During the long interludes between committee meetings and fending off Senators' unwelcome advances, Phillip remembers his childhood and the girl who would beat him up just as soon look at him. Janet "Meathook' Jones was a quiet, tall, elegant but vicious young sociopath who enjoyed kicking boys between the goalposts and then stuffing them in the smallest locker in school (the "Hurt Locker" of the title). Phillip was a frequent victim of these beatings, not in small part because he wore the occasional skirt in the third grade, but mostly because Meathook didn't care for boys with names that "begin and end with pee."
Strangely though, Meathook came of age and discovered that she loved Phillip. Phillip discovered that he loved Meathook too, and also that he was probably a masochist. Soon, the two of them were sneaking off to "The Hurt Locker" to tell each other secrets, steal innocent kisses, and see just how far Phillip's legs would bend behind his head.
The film ends when Phillip discovers that Meathook is in fact the junior senator from his home state and the two share the details of their lives, and several gowns, ultimately rekindling their romance in the Senate cloakroom, now known as "The Hurt Cloakroom."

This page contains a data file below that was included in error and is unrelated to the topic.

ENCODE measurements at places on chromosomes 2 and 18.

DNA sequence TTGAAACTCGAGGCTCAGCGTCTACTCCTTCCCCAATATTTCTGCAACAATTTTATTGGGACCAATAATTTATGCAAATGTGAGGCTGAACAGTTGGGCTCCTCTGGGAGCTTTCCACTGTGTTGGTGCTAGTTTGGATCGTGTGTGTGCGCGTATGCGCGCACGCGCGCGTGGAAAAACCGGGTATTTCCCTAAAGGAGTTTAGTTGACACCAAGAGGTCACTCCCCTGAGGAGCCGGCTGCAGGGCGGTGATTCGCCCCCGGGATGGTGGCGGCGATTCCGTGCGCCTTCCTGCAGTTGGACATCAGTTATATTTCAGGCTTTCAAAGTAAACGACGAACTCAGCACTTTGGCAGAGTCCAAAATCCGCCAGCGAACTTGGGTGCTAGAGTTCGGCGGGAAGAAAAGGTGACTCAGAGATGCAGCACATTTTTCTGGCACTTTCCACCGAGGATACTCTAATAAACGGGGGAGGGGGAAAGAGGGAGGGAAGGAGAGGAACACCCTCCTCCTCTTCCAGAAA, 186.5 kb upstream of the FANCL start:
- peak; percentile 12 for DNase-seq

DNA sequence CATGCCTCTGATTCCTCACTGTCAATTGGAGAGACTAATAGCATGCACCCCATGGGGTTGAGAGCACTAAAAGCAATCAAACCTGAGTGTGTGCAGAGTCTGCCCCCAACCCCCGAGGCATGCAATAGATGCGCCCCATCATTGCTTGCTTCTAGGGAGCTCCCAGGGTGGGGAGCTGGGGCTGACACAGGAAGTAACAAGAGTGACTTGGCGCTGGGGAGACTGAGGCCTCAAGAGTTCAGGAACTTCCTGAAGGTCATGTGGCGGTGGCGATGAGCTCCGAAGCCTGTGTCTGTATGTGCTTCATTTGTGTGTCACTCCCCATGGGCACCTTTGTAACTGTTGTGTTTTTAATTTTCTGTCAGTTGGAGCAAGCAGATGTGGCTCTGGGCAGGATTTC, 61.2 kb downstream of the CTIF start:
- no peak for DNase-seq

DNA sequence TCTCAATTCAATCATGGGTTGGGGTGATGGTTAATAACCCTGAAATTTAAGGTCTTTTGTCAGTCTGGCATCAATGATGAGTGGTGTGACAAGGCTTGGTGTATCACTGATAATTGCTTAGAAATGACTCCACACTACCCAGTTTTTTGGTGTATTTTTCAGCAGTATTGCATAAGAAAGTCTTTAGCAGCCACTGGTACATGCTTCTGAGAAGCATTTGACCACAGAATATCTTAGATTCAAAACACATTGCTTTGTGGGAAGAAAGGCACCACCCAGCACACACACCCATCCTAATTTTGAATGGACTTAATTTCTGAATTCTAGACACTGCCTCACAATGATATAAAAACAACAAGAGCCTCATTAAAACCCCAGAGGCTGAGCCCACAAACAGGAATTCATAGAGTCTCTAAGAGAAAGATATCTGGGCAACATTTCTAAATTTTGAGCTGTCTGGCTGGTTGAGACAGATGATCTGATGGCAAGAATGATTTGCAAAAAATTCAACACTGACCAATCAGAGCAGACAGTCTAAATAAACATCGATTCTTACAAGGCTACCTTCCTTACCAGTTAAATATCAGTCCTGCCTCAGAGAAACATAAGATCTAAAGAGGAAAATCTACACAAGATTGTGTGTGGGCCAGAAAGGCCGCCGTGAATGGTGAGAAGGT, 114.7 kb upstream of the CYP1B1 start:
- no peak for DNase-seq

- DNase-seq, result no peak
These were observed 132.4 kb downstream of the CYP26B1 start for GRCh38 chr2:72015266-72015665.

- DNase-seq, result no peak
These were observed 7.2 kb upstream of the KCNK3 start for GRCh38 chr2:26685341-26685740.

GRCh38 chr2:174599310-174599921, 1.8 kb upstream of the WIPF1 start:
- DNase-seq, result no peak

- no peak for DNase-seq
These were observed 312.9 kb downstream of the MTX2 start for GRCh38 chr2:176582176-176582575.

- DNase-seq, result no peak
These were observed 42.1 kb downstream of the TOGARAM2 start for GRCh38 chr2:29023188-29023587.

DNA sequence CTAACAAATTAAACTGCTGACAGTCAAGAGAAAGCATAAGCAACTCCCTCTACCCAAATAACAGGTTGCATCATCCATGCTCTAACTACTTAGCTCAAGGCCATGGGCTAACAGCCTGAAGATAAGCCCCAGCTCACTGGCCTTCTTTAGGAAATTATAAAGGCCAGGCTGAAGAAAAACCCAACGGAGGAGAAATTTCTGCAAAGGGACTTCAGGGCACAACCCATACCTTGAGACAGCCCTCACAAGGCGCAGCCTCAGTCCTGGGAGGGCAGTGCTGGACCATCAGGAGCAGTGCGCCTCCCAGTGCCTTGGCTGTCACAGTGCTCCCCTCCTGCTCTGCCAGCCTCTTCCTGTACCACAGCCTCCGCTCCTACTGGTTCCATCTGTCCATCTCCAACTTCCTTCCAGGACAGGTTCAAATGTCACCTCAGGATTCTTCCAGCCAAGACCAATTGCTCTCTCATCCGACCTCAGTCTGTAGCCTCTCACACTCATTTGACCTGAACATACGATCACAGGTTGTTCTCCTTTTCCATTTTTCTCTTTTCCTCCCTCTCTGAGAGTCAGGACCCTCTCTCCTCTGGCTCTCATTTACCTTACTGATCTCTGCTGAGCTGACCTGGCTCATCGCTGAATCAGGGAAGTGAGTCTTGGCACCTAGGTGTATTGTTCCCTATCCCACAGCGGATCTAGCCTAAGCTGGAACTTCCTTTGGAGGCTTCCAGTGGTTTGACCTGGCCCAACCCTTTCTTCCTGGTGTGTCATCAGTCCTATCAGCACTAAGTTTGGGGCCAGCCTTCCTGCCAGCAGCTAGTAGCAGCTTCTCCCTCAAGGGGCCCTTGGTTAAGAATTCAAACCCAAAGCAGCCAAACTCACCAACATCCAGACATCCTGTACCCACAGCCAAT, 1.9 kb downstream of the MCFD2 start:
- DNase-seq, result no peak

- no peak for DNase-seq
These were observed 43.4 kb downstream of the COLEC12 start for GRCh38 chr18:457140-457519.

Hans Von Gimlet is a literature teacher in Nazi era Dusseldorf who decides to sponsor a spelling bee at his local school. The idea is initially met with skepticism from people who argue that most German words are nearly unpronouncable, must less spellable. However, Hans trumps their arguments by announcing that his spelling bee will be an *English* spelling bee. Cue looks of horror on the faces of matronly German women, and gleeful expressions on the faces of students who've never gotten to see a teacher tortured by the Gestapo in person.
Ironically though, Hitler finds out about the idea and, instead of finding the idea unpatriotic, decides it would be a great idea to find a German student who could outspell the English in their own language. He reaches this conclusion partially out of an arrogant need to embarrass the resilient British people, but primarily because he was nuttier than a black hole filled with macadamias.
Of course it all goes badly in the end when every contestant is eliminated on the word "wackjob," because of the whole "V/W" confusion between the two languages. Much machine gun play follows along with a serious reconsideration of educational policy in a nation run by sadistic jackasses.
Fortunately for Hans, he is spared the traditional Tarantino disembowlement when he is rescued by a Vought Corsair from one of the films listed above.